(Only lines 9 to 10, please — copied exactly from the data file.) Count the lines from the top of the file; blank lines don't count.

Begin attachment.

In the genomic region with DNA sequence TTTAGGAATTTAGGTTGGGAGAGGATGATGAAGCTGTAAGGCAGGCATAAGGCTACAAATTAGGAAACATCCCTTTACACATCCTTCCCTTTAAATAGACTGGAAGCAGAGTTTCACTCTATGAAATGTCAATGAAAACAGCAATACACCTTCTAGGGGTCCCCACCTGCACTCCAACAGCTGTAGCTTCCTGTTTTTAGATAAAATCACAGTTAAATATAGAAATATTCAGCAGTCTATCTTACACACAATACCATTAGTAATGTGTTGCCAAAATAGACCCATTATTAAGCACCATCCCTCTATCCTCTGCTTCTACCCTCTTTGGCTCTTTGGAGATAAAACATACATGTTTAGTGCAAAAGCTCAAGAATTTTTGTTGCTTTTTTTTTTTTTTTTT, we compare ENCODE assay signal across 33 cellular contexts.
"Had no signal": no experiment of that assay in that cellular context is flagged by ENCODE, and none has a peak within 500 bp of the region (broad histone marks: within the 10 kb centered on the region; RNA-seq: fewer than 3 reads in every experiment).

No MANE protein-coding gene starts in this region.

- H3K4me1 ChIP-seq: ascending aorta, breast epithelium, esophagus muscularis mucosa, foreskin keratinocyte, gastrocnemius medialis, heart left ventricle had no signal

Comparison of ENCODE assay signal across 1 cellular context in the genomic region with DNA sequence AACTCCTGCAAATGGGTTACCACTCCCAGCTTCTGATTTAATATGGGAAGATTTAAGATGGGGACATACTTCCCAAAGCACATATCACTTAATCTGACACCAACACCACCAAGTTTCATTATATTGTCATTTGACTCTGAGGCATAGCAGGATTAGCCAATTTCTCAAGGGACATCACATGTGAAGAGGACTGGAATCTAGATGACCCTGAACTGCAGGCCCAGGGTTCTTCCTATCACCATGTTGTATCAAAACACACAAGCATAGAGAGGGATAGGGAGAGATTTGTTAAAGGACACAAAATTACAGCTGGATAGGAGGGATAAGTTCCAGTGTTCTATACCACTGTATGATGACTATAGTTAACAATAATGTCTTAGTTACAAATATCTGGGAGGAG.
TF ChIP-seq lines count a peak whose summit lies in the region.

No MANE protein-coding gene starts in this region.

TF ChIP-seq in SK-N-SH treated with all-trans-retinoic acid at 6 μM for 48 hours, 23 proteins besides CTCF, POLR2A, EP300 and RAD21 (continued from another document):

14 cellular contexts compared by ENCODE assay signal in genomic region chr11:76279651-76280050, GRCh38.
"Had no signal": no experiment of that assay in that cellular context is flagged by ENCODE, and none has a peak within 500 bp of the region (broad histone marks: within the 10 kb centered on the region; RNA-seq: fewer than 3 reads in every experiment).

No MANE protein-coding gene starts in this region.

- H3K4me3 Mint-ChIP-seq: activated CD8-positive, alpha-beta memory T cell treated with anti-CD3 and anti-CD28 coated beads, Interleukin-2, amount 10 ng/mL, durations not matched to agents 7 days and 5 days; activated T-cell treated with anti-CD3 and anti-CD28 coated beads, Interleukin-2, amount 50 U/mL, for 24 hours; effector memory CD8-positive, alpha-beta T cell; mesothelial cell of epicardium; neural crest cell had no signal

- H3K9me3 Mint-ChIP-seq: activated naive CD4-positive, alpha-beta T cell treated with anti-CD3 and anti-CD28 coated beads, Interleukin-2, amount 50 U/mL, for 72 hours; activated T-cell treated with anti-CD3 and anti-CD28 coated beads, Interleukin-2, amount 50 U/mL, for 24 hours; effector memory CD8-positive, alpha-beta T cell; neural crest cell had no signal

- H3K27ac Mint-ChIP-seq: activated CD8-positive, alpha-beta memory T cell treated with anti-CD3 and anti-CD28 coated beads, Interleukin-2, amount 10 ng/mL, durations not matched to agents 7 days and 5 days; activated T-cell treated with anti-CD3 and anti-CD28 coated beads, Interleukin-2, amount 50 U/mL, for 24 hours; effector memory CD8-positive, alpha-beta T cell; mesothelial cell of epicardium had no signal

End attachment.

14 cellular contexts compared by ENCODE assay signal in genomic region chr11:76279651-76280050, GRCh38.
"Had no signal": no experiment of that assay in that cellular context is flagged by ENCODE, and none has a peak within 500 bp of the region (broad histone marks: within the 10 kb centered on the region; RNA-seq: fewer than 3 reads in every experiment).